do they imply 100% organic offerings? Health care costs are often exorbitant and keeping
costs down is a major issue for hospitals operating on a tight budget. Some people argue
that food eaten during a brief hospital stay will have negligible effects on patient health
outcomes and may simply not be worth the cost. Others, however, suggest that hospitals
have a unique and powerful role to play in public health.
Case Study: Organic Hospital
In late January 2014, the (fictional) Lincoln Memorial Hospital of Yonkers is holding
its annual strategic retreat for top executives. The retreat is held on a Friday and Saturday at
the Taconic Hotel, a small hotel on the Hudson River. Item 1 on the agenda is a proposal
by the hospital’s vice president of marketing, Jonah Strong, who has suggested that the
hospital move to a 100% organic food policy for patients as a means of distinguishing itself
from competitors.
Lincoln Memorial is a for-profit hospital owned by a large health-care provider, OmniHealth,
which owns 11 other hospitals in 3 states. OmniHealth management is concerned
that profits have been stagnant for the past 3 years at Lincoln Memorial and has informed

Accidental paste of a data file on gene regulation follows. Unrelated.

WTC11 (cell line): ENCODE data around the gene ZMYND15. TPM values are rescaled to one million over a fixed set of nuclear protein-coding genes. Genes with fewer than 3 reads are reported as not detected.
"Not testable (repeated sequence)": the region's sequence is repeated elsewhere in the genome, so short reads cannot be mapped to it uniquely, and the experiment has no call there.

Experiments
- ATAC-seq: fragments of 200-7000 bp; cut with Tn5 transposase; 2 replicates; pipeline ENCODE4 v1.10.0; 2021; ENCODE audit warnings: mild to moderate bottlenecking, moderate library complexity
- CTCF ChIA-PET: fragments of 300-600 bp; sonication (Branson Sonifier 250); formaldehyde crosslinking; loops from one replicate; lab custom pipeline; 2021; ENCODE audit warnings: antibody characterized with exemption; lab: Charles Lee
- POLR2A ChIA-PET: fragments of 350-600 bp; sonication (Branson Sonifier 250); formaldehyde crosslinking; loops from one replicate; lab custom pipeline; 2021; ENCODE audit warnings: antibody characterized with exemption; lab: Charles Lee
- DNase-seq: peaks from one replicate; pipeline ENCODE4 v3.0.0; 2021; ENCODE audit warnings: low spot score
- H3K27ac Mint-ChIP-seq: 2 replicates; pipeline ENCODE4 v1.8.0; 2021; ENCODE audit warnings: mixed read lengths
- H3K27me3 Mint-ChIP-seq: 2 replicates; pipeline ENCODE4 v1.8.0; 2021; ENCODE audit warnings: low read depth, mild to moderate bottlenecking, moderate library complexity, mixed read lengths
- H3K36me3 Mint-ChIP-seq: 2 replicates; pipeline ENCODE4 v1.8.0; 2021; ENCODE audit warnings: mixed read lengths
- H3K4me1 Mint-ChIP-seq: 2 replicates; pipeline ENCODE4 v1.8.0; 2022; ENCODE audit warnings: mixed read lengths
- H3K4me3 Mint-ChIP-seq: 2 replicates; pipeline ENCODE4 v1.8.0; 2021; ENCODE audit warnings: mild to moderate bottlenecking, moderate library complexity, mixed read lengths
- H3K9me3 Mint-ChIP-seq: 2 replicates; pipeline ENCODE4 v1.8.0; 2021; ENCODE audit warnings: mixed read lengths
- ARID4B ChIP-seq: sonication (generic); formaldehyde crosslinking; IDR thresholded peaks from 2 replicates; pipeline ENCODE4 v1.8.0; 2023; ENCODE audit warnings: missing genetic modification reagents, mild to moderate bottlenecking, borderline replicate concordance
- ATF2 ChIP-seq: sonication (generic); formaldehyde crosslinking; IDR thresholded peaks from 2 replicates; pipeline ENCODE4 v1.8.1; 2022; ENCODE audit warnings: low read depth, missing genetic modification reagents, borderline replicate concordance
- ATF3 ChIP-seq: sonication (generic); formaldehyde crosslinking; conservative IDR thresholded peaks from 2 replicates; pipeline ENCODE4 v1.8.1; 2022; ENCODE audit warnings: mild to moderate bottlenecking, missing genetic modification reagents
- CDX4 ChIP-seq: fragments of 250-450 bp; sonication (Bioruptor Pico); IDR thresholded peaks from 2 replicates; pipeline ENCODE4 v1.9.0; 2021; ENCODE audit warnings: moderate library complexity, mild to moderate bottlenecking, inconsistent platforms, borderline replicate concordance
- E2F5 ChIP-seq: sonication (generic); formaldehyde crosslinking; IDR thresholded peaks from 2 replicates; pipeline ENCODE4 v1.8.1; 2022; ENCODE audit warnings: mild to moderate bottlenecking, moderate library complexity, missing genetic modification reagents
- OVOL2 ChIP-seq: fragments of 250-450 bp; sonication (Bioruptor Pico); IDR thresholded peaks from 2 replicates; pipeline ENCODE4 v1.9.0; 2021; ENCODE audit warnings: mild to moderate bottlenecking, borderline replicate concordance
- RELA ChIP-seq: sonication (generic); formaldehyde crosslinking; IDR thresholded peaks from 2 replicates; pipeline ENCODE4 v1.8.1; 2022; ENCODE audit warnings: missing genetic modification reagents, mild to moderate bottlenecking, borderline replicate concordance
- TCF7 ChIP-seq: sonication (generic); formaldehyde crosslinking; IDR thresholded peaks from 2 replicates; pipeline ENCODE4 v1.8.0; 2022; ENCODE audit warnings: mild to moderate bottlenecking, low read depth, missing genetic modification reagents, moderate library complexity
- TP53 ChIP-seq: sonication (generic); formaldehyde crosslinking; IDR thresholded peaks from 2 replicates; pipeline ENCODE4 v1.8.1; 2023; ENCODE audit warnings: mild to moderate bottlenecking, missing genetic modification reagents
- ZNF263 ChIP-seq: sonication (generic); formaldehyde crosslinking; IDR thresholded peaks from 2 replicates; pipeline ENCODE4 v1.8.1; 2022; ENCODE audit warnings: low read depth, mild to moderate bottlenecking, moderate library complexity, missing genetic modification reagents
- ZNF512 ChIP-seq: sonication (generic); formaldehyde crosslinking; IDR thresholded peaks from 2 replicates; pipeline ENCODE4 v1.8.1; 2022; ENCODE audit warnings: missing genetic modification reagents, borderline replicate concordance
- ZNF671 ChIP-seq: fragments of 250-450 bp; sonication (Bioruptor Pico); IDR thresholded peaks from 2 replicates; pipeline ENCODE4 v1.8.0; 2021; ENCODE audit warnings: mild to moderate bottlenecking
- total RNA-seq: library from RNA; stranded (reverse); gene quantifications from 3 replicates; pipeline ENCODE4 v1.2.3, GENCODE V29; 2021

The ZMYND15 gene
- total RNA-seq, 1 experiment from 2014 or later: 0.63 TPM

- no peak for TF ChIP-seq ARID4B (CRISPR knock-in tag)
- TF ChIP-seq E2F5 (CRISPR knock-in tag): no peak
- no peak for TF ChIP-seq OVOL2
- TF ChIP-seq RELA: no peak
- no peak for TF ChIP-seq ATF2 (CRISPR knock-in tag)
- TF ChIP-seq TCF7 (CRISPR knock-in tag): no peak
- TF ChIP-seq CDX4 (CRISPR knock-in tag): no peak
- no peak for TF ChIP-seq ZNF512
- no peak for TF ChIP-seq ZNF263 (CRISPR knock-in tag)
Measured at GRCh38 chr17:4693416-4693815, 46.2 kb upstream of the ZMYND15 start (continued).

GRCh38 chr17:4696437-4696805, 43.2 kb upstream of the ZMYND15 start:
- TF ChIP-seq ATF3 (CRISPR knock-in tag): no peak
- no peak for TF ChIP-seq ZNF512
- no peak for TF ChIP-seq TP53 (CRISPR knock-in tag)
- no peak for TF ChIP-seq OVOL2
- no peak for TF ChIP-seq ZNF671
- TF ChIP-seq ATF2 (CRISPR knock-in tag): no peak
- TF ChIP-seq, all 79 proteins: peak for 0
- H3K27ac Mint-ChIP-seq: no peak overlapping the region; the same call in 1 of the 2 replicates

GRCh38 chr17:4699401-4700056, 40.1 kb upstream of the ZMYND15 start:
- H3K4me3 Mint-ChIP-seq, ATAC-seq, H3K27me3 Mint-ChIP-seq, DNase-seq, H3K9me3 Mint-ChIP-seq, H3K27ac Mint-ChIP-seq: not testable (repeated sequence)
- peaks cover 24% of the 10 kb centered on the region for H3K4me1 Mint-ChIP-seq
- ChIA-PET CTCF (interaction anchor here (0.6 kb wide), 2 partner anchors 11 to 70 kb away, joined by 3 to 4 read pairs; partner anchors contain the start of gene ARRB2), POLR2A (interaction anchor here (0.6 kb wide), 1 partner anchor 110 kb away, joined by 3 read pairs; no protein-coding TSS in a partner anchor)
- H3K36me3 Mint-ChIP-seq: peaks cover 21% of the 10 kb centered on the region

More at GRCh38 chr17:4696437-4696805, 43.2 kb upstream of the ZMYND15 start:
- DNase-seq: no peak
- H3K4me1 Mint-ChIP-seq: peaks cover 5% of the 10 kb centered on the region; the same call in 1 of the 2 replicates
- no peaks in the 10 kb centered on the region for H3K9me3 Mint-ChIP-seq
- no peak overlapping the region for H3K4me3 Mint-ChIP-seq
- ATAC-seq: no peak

Lincoln’s CEO, Dr. Sandra Maxwell that the company would like to see a return to 2% to
3% growth per year. Dr. Maxwell is prodding her executive staff to come up with new ideas
to control costs and increase revenues.
Lincoln Memorial is an above-average sized hospital of 575 beds that offers a diverse
range of medical services, from emergency care to maternity, pediatrics, cancer treatment,
and so forth. Although it is not facing competition from other large hospitals in the area, a
new trend toward small local clinics seems to be taking business away from Lincoln.
Lincoln is trying to control costs to stay attractive because the average cost of a stay
at Lincoln is currently $1,925/day, which puts Lincoln slightly above several other competitors.
As a result, Lincoln’s marketing approach is to vaunt its superior services. This is
becoming increasingly hard to do as the main hospital building dates from 1968 and is
beginning to need a renovation, which could cost over $10 million.
When the idea of the all-organic option was put on the table, Dr. Maxwell was approached
by the vice president of human resources, Martin Torres, who informed her that
the doctors and nurses would insist that food in the hospital’s cafeterias would also be organic,